Amazing Kids! Magazine

Bring Out the Best in Each Other!

By Sophie Nadel, Writer’s Tips Editor


Sharing your work is a huge step in any writer’s journey. It can be intimidating to display stories that you’re not confident about, or poetry that might not have came out exactly as you wanted. However, when you exchange work with your friends and comment on each other’s pieces, you are giving yourself the opportunity to make your writing as strong as it can be! Peer editing is a perfect way to gain multiple opinions for your own work. Your friends can suggest where to add more detail, include more dialogue, or even how to proceed with the plot if you’re stuck on writer’s block. As I mentioned before, though, sharing work can be nerve-wracking, so here are some tips for how to provide and accept feedback graciously.

Warm Feedback

Chances are, sharing your work makes you feel uncomfortable. Don’t worry, though; it’s the same for everyone! It takes courage for people to show their work, so always make sure that you provide plenty of warm feedback to your revision partner. Warm feedback is everything your partner did exceptionally well. For example, if you believe that your partner provided excellent descriptions, say it! If your partner did incredibly realistic dialogue, write a note at the end of the story. Even highlighting one line in the piece with the caption, “I love this!” or “Nice job here!” will uplift your partner. Noting your partner’s specific strengths will help his or her writing as well as their confidence. Positive reinforcement will encourage your partner to continue writing!

Constructive Feedback

Even if you included plenty of warm feedback, avoid cold feedback entirely. Telling your revision partner, “this part stinks,” will not help at all. Instead, use constructive feedback. When you use constructive feedback, you don’t tell your partner what part of their work is bad; you explain how it could be stronger. Highlight a paragraph that’s weak in setting or grammar and suggest edits that would improve the issue. It’s also important to be gentle with your language and suggest rather than command. Rather than saying, “You need more detail here,” which sounds harsh, give advice. “Consider adding more details in here” is more polite and will make your partner feel less pressured to accept them and more open to receiving your suggestions. While you edit, keep in mind that the work does not belong to you, so final say in revision always belongs to the original author.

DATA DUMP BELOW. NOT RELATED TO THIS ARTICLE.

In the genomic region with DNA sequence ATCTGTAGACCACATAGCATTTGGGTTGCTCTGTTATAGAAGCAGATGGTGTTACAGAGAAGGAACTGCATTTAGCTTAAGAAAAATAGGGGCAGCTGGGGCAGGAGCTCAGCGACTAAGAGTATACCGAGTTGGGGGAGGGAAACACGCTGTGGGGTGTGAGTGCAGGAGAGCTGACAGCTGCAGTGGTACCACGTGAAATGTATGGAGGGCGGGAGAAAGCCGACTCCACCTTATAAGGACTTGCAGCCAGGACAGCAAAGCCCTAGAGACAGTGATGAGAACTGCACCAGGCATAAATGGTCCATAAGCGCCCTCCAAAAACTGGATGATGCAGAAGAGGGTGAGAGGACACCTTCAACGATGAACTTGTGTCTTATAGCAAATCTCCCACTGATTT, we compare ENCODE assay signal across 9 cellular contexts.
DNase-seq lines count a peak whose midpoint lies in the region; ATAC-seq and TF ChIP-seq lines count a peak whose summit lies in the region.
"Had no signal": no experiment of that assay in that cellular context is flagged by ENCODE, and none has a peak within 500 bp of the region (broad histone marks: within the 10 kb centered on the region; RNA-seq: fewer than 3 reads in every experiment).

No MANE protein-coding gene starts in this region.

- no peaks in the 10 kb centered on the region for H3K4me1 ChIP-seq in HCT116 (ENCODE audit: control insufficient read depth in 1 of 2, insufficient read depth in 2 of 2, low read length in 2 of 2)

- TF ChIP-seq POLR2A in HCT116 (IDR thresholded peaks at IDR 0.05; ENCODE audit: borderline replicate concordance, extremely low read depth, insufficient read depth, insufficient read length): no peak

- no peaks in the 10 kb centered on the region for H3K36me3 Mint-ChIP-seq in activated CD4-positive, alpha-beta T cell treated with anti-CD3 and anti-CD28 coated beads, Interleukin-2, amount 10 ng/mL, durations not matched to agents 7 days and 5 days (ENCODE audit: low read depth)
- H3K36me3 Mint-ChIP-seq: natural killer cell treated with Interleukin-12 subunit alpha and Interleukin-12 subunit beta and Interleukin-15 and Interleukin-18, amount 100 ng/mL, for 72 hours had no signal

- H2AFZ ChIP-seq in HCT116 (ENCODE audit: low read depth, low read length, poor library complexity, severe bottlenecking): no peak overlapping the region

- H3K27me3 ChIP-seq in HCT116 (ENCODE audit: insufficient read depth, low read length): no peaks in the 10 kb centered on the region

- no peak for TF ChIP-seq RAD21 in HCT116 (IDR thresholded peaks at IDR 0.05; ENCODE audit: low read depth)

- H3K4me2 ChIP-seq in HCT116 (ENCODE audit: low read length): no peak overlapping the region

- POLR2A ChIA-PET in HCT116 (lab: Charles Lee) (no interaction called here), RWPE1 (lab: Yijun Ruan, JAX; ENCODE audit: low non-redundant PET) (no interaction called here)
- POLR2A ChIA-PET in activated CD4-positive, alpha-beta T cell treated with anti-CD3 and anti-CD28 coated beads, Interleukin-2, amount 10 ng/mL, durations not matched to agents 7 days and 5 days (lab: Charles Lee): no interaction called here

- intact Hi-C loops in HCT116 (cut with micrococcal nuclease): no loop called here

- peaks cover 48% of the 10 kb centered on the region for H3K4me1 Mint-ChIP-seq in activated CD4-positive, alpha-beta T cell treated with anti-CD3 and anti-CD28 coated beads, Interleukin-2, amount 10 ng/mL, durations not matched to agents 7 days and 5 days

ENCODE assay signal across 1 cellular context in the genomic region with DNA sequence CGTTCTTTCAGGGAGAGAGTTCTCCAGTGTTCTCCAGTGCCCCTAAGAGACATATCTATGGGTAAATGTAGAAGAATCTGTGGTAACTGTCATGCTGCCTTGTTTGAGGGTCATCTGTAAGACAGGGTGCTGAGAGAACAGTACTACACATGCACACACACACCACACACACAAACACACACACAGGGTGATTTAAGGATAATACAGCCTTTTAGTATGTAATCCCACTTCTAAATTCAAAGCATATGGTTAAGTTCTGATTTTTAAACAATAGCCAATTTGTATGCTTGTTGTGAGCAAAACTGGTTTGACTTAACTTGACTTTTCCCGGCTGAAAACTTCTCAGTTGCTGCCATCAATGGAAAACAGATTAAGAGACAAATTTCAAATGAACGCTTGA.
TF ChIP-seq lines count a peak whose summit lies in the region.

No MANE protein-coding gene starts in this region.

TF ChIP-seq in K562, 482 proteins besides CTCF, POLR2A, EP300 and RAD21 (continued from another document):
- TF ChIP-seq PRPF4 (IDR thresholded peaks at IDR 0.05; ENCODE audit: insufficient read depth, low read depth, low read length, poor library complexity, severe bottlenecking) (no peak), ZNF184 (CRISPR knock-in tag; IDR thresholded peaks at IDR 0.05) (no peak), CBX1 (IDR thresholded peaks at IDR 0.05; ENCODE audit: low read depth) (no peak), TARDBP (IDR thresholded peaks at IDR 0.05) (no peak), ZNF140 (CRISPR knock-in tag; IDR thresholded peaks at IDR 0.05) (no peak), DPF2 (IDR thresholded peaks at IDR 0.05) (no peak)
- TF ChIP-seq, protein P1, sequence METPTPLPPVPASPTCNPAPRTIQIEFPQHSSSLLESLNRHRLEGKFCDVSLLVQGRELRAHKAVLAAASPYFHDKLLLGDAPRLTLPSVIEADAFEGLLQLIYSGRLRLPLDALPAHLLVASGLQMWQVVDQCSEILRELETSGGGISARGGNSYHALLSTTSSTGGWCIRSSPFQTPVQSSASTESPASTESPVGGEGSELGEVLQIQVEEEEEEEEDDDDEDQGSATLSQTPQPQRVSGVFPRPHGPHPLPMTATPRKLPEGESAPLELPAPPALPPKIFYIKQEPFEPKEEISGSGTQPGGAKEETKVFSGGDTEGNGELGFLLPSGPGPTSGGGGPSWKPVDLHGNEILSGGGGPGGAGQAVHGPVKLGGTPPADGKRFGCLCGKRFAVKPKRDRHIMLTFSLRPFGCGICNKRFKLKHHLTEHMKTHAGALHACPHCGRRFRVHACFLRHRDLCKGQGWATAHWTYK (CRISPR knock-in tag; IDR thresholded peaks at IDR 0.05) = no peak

Be Open to Suggestions

The last sections in this article offered tips on how to provide feedback to other people pleasantly. However, there is etiquette for receiving suggestions as well. As I mentioned before, when other people edit your work, you have final say in the revision process. You have to decide what is best for your own writing and make edits accordingly. That being said, you must be open-minded to other people’s feedback. The revision stage does not mean you are done writing. Actually, revision has the potential to be a lot of work. Before you start revising, realize this and resolve to never reject a suggestion only because you think will take too much effort to consider. As a writer myself, I understand that it can be difficult to even consider some suggestions that seem completely out of place with your original plan. Sometimes, though, the most outlandish suggestions will transform your writing entirely for the better. If you aren’t certain whether to accept a suggestion, make a copy of your story or poem and complete the proposal in one so you can compare both versions. The most important thing to remember when peer reviewing, though, is to never take criticism personally! You have to remember that your friends are trying to help you by reviewing your work, not insult you.

Peer review is a vital step in the writing process. After sharing your work a few times, you will find that your confidence, as well as your writing, has improved tremendously. Always remember to revise other people’s work civilly so that you can boost their talents and confidence, too. Revise with your friends and have fun!